Perhaps the best way to really appreciate the architecture is to do as I did and take a spire tour. You’ll need a head for heights – and to be willing to climb 332 steps up. But, these guided tours provide a unique insight into the building.
As you go further up into the roof, you learn more about the stunning construction of the roof. The timbers would have been made from unseasoned oak. Each pair is generally hewn from the same tree, so if you look carefully you’ll spot a natural symmetry. And, no nails were used at all. Iron would have degraded and caused the roof to fall apart. Instead, the wood is pegged and jointed. As the oak dried, the pegging adjusted. You might worry about the possibility of woodworm, but we learnt that although the young oak could be attacked, once it was fully seasoned, it would be too hard for beetle infestations.
The tour takes you as far up in the spire as it is possible to go without being on a ladder (though the narrow wooden staircase has something of a ladder -like feel to it). I was fascinated to learn of the restoration work that had taken part in the late 1970s and 1980s. There was a massive appeal, with Prince Charles as president. I noticed that each diamond pane of glass in the spire was engraved with a personal message. Apparently, that was just one of the ways that the £6.5m needed for repairs to the Spire, Tower and West Front was raised.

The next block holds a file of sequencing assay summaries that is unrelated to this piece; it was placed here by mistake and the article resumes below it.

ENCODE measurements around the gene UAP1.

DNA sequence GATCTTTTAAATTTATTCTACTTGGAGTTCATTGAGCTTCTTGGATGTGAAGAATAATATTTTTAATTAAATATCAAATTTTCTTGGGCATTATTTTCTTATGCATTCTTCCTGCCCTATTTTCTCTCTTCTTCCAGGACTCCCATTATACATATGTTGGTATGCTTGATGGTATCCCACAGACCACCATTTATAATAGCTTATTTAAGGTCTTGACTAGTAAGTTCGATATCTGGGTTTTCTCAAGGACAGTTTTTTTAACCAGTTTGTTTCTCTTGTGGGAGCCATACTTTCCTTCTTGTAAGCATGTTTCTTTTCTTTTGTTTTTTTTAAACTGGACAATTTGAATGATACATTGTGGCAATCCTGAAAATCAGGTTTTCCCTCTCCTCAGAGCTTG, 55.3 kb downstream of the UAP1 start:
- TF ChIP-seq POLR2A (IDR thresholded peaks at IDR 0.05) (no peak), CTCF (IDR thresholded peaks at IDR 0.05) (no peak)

If you look down, you can see metal supports added to ensure the spire’s stability
Once you are as far up as is possible to go on the inside, there are magic doors which lead you out onto balconies around the spire. You really do get a bird’s eye view and you can also take a look at the complex restoration work currently taking place. After everyone has taken in the magnificent 360 degree view, it’s time to clamber down – something which seems a lot quicker and easier!